Referate/Veranstaltungen/Ausstellungen Von den Alpen bis zum Nordkap: Pflanzen am Limit Deutschschweiz 05.03.2011
Referate/Veranstaltungen/Ausstellungen Von den Alpen bis zum Nordkap - was uns Höhen- und Breitengradienten über Pflanzen erzählen Deutschschweiz 25.09.2010

Abstract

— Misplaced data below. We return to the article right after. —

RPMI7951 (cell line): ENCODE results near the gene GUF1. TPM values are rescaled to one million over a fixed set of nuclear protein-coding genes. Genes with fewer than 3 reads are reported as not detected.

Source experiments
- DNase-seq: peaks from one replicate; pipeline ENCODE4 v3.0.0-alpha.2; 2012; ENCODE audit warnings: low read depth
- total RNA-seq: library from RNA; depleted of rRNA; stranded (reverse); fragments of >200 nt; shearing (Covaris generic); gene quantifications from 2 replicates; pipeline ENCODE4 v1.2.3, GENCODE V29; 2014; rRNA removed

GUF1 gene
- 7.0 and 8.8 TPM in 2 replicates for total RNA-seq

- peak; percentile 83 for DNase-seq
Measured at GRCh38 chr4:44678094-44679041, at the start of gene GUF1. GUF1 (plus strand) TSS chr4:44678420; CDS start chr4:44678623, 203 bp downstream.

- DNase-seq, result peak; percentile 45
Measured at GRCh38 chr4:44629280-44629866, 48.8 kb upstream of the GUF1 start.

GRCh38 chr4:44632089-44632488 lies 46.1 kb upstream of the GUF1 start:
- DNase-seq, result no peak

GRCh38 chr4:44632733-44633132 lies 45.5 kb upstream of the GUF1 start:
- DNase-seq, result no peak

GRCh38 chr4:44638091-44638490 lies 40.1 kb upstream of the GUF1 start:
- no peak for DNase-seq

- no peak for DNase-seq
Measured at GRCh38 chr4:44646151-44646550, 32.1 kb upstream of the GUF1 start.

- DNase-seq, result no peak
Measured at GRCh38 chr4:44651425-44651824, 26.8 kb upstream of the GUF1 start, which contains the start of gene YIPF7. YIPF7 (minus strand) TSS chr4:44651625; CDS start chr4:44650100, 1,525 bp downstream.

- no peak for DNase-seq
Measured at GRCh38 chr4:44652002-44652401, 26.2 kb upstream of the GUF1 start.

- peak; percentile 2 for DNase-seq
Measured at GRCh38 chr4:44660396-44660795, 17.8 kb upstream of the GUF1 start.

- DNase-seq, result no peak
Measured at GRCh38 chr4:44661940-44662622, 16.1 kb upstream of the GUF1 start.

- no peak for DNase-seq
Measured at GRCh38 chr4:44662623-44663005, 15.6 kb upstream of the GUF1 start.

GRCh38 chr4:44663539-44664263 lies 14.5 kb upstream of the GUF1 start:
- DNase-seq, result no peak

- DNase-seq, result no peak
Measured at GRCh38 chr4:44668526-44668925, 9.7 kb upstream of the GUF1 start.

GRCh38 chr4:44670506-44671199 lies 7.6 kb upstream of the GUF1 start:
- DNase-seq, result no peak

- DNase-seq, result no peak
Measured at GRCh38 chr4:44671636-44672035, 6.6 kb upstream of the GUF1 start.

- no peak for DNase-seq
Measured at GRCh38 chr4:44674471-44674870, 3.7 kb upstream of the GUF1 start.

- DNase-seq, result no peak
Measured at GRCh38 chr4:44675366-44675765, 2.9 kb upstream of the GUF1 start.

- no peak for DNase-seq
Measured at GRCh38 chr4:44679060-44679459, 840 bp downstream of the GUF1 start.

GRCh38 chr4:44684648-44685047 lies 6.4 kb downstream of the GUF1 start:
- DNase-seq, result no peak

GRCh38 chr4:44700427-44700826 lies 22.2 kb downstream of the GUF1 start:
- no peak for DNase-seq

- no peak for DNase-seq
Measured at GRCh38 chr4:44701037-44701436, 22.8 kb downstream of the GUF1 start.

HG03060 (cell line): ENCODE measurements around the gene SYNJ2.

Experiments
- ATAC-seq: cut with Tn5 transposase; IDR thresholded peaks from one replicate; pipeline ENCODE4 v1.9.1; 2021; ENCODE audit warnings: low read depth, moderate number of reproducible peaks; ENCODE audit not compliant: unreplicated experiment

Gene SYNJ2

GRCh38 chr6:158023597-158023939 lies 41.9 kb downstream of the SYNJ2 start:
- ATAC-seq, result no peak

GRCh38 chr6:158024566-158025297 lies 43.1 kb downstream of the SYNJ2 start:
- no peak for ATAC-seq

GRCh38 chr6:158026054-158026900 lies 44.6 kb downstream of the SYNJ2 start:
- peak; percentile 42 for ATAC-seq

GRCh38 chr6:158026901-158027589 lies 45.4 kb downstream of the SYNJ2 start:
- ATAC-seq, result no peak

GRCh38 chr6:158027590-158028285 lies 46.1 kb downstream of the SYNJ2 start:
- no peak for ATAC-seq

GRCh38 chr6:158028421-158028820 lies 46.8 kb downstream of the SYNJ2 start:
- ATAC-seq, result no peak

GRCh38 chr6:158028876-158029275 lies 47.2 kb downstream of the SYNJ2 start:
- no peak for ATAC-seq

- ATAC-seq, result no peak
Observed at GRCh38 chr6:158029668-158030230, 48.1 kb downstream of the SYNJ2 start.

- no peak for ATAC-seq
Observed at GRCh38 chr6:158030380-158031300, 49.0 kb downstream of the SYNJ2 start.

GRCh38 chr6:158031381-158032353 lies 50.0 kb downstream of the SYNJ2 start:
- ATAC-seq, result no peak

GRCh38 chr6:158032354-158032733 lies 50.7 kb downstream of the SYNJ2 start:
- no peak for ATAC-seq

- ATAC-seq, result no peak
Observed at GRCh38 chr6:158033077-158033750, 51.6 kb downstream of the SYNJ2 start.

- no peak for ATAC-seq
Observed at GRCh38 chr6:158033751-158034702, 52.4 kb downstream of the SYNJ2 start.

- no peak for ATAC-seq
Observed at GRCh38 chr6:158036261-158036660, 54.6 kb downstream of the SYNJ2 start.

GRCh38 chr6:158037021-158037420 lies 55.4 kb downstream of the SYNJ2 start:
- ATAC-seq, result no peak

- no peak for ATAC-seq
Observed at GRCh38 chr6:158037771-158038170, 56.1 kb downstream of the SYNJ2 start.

BackgroundGlobal environmental change is threatening ecosystems and biodiversity worldwide. Important components of global change are, among others, land-use changes, climate change and biological invasions. While the effects of each aspect alone have been studied intensively, the interactions between two or more aspects are much more difficult to assess. However, it is obvious that there are and will be interactions, which will very likely have synergistic effects. An obvious interaction is between climate change and biotic exchange. The chance that this interaction will speed up invasion processes and will threaten biodiversity and ecosystem functioning even more is very high. Climate in Central Europe is projected to become on average warmer, but also more extreme, i.e. there will be a higher occurrence of floods and droughts. Effects of these changes on plants have been documented already. Especially high-altitude ecosystems, which are highly specialized and adapted to the current conditions, seem highly vulnerable to these changes in climate. Whether these changes will favour alien species more than native species, however, has only been discussed in the literature, but experimental tests are lacking so far. Main Working Hypotheses(I) Alien plant species will be able to take advantage of changed climatic conditions more than native plant species and therefore invade native communities more easily. (II) Extreme weather events will weaken the plant community and lead to a more open, patchy vegetation, thus opening 'windows' for invasion. (III) Along an altitudinal gradient the magnitude of these effects will increase. High-altitude native species will suffer from higher temperatures. The effects of extreme events will be more pronounced, affecting the highly specialized high-altitude plants most. This will enhance invasion into mountain systems.Specific AimsThe proposed study aims to assess whether alien species can profit more from the projected climate change than native species, and whether this will enable them to successfully invade native plant communities, especially pristine alpine meadows. In addition the project investigates the effects of extreme weather events on the individual plant species and on the invasion process in general.Methods and Experimental DesignWe will use two approaches to test our hypotheses. We will compare the reaction of native and alien species in a controlled garden experiment under ambient and changed climatic conditions (increased mean temperature and extreme weather events, i.e. drought and flooding). We will assess the invasiveness under these conditions as well as the invasibility of native meadow communities. In a transplant experiment in the field along altitudinal gradients we will test the reaction of in-situ native communities and alien species to increased temperature and drought and quantify the invasion success under these changed conditions.Expected Value of the Proposed ProjectWe expect the proposed project to provide first insights into the proposed synergistic effects of climate change and plant invasions and especially on the effects of extreme weather events on the invasibility of native meadow communities, in particular alpine communities. The results will help to assess the potential combined threats of climate change and biotic invasions to native plant communities and provide a basis for the development of policies to control plant invasions, especially to protect fragile mountain ecosystems.